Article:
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Farmers crossing their fingers as crops seen very healthy

Risk for sclerotinia seen as very high for some canola growers

The crops bordering Highway 3, between Glaslyn and Turtleford, are even and lush. Canola is blooming. Peas are flowering.

Crops look so good, “it’s kind of scary,” said Geoff Schick, assistant location manager at AgriTeam in Glaslyn, Sask.

And it’s not only farmers in north-western Saskatchewan who are crossing their fingers for a bumper crop. The latest Saskatchewan Agriculture Crop Report noted that most crops are in good to excellent condition.

Schick estimated crops are a week or more ahead of normal. Ian Weber said farmers are reporting canola is 10 days to two weeks ahead of 2015’s crop. Wheat is also ahead compared to last year, he said. Weber is sales manager for Warrington AgroDynamic in Mervin, Sask.

But thick canopies and regular rain showers raise disease risk. While there is little crop damage reported, disease and flooding were causing the majority of problems, according to the crop report.

Both Schick and Weber said farmers are applying more fungicide than last year to wheat, peas, and canola. Most wheat and peas will get one pass of fungicide, said Weber.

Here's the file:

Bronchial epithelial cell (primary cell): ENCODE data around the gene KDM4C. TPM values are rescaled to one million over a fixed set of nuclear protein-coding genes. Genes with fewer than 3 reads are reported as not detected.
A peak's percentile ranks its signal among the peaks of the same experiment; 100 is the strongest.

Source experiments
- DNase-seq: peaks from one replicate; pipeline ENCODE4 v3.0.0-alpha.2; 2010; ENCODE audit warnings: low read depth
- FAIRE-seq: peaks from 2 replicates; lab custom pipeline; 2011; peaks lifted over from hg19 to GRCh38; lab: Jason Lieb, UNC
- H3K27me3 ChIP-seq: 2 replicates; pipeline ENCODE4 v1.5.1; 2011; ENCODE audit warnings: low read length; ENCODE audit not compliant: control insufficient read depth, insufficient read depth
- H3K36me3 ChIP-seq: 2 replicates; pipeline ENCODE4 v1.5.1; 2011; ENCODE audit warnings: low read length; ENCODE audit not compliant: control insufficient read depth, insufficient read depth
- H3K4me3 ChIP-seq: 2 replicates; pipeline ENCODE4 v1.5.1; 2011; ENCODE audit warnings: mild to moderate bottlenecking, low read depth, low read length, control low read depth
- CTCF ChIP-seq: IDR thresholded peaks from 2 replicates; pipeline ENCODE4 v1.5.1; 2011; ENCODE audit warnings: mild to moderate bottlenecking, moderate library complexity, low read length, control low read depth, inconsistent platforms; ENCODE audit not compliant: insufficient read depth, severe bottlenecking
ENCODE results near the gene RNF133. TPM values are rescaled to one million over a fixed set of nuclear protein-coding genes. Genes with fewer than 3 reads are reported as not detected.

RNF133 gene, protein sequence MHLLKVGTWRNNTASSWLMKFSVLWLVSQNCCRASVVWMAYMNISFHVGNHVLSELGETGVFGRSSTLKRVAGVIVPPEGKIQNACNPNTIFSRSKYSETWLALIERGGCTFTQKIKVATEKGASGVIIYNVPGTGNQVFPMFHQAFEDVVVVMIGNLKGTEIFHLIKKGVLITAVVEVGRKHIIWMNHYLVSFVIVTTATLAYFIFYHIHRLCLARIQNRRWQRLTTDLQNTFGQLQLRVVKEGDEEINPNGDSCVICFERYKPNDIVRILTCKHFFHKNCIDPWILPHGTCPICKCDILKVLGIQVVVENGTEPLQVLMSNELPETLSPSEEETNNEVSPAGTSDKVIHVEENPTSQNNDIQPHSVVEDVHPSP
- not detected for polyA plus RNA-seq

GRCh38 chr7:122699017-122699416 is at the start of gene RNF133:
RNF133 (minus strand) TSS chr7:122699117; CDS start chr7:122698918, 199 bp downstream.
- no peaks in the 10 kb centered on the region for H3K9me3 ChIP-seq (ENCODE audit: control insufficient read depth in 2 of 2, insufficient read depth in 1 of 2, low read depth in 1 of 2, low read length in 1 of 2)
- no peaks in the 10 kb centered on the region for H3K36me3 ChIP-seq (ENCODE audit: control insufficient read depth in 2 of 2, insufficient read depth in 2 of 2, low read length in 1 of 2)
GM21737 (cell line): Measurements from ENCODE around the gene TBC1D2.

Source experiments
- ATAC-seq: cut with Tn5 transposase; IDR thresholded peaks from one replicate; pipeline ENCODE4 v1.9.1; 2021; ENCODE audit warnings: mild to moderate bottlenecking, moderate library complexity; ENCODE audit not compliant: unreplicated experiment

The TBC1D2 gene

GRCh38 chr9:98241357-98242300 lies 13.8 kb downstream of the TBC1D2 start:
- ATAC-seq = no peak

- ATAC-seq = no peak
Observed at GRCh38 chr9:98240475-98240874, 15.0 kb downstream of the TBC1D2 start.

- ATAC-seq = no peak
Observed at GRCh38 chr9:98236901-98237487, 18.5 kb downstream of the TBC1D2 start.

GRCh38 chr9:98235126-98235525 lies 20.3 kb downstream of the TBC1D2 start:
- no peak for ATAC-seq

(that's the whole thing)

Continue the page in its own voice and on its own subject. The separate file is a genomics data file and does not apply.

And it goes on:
And while not every canola producer will be spraying for sclerotinia, the risk is “very high” this year, Weber said. Apothecia, which produce the sclerotinia spores, have been found in canola fields, he added.

Wheat growers should also be prepared to spray for fusarium, Weber said, as wheat crops approach that critical stage.

“Crops are very healthy for the most part,” said Weber. But they’ll still need regular rain throughout the growing season to fill bins.

The latest crop report noted that the lingering dry pockets in the northwest received much needed rain in the last week, but many areas still need more rain to push crops, hay, and pasture to the next stage of growth.

Some parts of the province are seeing moisture shortages. In west-central Saskatchewan, the crop district that includes Wilkie and Kerrobert reported 37 per cent of cropland and 45 per cent of hayland and pasture is short on topsoil moisture.

Meanwhile, some farmers are dealing with too much water.  The south-east and east-central regions are reporting localized flooding and stress from excess moisture.

Moisture (or lack thereof) and disease aren’t the only things threatening potential bin-busters. The crop report notes higher than normal numbers of cabbage seedpod weevils in some parts of the southwest. At least one farmer in the Glaslyn area lost several acres of canola to cutworms this spring.

And the insects are just getting started.  Farmers should keep an eye out for the usual suspects—Weber listed grasshoppers, lygus bugs, bertha armyworms, and diamondback moths as ones to watch this year.

“Just keep monitoring your crop,” he said.

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